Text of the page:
Take it to the hoop : 100 years of women's basketball / Sandra Steen and Susan Steen.

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  • Additional Information
    • Abstract:
      Summary: Traces the development of women's basketball, from its beginning in the 1890s through the formation of the Women's National Basketball Association in 1997.
    • Content Notes:
      The beginning of women's basketball: no men allowed -- What are the rules? -- Queens of the court -- Travelin' teams -- On the road and in the air -- The spectacular 1970s -- Off to college -- Professionals and Olympians -- We got game: the WNBA -- In the hall -- Appendix 1: Women's professional basketball teams -- Appendix 2: Hall of Famers -- Appendix 3: Championships -- Appendix 4: Awards and trophies -- Appendix 5: Historic rules of the court.
    • Notes:
      Includes index.
    • ISBN:
      0761324704 (lib. bdg.)
      9780761324706 (lib. bdg.)
    • Accession Number:
      2002011988
    • Accession Number:
      ocm50333916
      50333916
    • Accession Number:
      fay.288971

Reviews

Booklist Monthly Selections - # 1 May 2003

Gr. 6-8. James Naismith invented the game for boys in December 1891; less than 11 months later, teams of young women were competing and, as chronicled by the Steens, have done so ever since--in the face of preconceived notions about their physical frailty, objections from arbiters of propriety, and outright discrimination from the NCAA and other athletic organizations. Supported by a generous array of black-and-white photos, this is a reasonably coherent picture of the sport's patchwork growth that identifies many significant players and coaches, and catalogs the bewildering rule changes that have dogged the game throughout its history. Despite promising raw material, the prose seldom scintillates. Still, the account takes in the 2002 WNBA draft, and includes a detailed tour of the Women's Basketball Hall of Fame, a tally of last year's top high-school players, and no fewer than five appendixes listing teams, championships, and addresses, making it stronger and more up-to-date than Joanne Lannin's A History of Basketball for Girls and Women (2000). ((Reviewed May 1, 2003)) Copyright 2003 Booklist Reviews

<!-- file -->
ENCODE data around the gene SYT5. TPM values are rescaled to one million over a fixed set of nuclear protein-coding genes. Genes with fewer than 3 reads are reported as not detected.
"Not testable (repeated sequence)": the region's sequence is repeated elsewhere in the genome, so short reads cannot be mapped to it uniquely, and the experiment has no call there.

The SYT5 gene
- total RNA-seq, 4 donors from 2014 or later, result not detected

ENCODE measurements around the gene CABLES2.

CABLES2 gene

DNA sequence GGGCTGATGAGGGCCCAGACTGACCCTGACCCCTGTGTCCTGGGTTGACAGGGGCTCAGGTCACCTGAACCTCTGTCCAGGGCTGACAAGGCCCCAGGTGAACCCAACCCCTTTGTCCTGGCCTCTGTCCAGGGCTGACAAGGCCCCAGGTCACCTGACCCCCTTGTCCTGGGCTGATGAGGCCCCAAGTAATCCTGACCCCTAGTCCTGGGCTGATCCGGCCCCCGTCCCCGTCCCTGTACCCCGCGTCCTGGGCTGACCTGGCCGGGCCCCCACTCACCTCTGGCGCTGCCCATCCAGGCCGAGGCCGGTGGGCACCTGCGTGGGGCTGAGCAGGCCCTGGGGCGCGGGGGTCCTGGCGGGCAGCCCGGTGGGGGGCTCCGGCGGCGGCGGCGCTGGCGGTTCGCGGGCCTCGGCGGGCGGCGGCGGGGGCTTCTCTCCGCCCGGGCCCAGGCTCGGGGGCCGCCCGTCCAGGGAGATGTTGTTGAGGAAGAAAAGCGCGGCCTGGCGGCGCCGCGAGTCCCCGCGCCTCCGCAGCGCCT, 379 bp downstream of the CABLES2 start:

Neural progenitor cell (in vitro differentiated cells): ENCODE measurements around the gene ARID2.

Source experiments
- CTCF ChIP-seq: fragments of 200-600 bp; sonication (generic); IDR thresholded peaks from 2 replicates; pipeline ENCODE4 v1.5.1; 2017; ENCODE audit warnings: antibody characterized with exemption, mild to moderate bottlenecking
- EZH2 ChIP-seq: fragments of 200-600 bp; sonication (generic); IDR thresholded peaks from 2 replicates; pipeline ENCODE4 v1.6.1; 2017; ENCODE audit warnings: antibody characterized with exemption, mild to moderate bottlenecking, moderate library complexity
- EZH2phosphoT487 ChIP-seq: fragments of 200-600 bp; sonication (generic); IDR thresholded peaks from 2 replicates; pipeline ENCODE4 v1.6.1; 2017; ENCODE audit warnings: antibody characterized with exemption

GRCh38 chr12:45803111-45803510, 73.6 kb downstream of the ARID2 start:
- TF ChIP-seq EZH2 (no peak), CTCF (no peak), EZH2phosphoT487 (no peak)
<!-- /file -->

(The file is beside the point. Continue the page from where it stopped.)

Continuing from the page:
Horn Book Guide Reviews 2003 Fall

This well-researched survey provides a comprehensive look at the history of women's basketball. The evolution of rules, uniforms, and even society's attitude toward women's participation are detailed. The archival photographs are a highlight of the book, but the contemporary shots of modern pros don't match in quality. While the blue and white layout seems static, the text does have the energy of the topic. Directory. Ind. Copyright 2003 Horn Book Guide Reviews